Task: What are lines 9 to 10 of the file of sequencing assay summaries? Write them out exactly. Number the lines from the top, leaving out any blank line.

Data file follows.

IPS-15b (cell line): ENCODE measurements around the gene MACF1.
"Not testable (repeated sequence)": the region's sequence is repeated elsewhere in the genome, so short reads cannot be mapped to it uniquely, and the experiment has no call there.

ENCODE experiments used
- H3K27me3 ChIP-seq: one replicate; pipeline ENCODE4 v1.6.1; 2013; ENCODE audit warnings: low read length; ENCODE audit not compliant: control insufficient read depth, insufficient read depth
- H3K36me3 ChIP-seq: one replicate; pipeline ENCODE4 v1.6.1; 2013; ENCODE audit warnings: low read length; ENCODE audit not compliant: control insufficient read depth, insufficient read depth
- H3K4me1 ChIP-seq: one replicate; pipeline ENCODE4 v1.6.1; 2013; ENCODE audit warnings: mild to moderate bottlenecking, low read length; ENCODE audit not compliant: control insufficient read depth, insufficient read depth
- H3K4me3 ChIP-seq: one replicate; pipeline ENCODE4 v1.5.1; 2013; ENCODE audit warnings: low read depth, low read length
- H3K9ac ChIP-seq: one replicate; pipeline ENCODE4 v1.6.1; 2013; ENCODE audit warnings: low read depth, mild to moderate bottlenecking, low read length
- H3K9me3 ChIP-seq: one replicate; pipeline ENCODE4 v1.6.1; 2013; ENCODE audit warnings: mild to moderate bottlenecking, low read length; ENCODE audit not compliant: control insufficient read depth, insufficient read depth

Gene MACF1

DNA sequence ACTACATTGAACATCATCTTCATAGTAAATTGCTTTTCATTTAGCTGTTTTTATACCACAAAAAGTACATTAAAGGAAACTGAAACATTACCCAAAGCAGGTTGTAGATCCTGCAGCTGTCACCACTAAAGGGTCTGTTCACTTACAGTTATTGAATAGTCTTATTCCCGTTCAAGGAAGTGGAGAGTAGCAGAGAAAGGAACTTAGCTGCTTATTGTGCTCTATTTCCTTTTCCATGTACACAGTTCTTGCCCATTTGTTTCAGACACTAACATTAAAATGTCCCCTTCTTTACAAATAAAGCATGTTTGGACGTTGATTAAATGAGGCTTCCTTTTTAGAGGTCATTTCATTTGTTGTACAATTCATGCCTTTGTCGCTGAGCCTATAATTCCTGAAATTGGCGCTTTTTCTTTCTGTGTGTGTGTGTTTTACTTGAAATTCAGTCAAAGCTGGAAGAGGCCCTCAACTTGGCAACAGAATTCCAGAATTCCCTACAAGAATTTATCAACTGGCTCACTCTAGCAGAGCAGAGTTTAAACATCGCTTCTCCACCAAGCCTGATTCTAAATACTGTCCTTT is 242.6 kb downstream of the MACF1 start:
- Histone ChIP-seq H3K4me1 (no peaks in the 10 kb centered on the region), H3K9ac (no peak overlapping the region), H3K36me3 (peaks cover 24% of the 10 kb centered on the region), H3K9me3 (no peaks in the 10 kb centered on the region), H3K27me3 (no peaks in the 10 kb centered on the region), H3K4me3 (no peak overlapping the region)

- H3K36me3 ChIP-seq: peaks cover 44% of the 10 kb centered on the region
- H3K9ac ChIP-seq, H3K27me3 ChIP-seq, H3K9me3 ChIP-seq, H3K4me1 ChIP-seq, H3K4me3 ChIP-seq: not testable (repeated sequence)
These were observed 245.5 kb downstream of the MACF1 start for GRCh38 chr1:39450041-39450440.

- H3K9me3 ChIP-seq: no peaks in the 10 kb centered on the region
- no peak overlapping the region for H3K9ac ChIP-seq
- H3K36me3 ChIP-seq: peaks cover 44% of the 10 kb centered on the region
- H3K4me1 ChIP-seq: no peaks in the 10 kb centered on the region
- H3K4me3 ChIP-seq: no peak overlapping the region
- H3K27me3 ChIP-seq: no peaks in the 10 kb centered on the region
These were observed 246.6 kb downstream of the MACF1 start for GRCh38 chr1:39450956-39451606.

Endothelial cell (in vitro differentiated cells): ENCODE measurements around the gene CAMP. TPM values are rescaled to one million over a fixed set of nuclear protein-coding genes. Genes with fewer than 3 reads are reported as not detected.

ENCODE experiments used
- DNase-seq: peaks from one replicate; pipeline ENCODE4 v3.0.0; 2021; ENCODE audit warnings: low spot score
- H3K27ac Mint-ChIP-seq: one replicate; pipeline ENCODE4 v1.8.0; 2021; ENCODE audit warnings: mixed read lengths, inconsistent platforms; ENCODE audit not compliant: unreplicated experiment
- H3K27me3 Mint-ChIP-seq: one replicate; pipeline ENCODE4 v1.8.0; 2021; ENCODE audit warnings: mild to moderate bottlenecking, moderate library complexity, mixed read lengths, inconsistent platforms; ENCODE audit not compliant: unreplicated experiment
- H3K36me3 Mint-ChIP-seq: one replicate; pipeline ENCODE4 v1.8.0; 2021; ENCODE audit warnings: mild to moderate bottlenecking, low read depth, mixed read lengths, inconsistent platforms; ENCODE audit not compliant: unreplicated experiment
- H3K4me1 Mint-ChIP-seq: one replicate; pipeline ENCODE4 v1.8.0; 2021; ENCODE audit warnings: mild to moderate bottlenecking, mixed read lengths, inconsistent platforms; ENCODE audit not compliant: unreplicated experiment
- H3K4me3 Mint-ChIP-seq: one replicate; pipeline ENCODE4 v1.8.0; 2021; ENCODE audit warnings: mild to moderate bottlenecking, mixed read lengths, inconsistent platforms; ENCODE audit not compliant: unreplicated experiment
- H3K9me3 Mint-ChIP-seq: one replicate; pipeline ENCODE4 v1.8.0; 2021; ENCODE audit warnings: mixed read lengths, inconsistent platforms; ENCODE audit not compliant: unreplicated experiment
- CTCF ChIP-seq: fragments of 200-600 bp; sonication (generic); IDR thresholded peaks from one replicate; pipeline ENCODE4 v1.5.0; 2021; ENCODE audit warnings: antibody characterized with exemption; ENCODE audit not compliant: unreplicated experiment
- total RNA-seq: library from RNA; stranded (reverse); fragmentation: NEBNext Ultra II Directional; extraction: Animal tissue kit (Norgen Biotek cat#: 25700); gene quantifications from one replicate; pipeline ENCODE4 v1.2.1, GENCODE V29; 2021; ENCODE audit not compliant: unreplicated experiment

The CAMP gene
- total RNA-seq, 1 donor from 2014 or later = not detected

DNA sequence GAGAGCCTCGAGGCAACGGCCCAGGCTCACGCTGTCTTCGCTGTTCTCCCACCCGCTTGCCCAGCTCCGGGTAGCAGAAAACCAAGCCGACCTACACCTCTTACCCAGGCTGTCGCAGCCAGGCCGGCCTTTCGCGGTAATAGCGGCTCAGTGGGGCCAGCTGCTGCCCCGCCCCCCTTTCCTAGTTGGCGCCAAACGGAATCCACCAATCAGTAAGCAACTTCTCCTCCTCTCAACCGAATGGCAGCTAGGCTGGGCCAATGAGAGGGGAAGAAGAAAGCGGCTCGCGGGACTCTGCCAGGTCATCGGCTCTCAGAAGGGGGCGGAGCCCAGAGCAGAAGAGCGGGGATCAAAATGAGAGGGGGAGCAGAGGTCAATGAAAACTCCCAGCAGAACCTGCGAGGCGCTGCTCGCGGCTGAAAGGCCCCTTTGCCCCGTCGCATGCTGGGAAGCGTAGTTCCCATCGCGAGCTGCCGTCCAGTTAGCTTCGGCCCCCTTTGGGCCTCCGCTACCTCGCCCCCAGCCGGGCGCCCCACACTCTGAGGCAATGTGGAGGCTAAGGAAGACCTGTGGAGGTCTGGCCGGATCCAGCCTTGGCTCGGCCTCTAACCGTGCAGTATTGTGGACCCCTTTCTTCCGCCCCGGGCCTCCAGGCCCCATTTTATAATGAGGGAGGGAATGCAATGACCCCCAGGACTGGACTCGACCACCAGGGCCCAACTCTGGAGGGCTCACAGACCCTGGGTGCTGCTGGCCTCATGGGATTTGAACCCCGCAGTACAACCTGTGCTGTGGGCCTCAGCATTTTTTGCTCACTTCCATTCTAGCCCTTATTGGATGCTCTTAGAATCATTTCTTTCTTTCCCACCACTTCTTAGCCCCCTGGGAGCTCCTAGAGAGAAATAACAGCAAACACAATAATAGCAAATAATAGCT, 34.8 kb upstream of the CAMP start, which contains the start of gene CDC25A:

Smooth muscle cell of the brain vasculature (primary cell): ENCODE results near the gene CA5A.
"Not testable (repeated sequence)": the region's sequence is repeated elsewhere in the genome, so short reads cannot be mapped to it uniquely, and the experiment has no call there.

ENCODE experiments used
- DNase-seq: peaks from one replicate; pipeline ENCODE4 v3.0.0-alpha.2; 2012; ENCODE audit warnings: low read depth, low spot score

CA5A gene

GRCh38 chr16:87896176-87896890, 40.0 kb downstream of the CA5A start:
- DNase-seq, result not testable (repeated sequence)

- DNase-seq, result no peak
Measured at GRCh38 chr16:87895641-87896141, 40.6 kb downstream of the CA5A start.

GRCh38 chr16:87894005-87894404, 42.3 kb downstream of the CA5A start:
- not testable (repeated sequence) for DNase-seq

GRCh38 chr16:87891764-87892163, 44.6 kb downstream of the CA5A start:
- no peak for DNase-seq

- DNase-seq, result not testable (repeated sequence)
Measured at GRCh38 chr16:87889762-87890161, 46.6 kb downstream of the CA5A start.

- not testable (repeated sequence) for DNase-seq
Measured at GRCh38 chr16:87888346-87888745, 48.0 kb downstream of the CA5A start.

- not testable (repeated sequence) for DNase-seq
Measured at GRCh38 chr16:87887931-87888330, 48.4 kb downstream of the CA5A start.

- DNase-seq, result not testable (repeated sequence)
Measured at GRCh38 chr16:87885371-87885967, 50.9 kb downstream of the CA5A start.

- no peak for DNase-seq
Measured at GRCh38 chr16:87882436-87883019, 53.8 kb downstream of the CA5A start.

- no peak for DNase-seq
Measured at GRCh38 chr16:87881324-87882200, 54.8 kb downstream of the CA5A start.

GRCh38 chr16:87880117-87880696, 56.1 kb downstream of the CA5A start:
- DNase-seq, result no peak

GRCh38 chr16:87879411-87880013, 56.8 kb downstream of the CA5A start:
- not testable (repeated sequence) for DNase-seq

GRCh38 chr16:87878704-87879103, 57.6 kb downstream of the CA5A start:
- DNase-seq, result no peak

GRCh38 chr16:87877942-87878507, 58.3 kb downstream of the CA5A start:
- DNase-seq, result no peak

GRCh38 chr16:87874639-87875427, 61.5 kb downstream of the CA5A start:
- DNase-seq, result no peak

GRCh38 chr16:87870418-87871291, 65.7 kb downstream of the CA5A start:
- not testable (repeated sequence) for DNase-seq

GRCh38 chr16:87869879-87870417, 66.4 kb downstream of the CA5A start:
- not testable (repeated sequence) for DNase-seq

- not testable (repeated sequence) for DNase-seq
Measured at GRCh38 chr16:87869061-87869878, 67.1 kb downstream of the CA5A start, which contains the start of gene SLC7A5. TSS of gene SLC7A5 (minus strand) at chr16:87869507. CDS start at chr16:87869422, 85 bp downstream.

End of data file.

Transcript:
- H3K9me3 ChIP-seq: one replicate; pipeline ENCODE4 v1.6.1; 2013; ENCODE audit warnings: mild to moderate bottlenecking, low read length; ENCODE audit not compliant: control insufficient read depth, insufficient read depth

Gene MACF1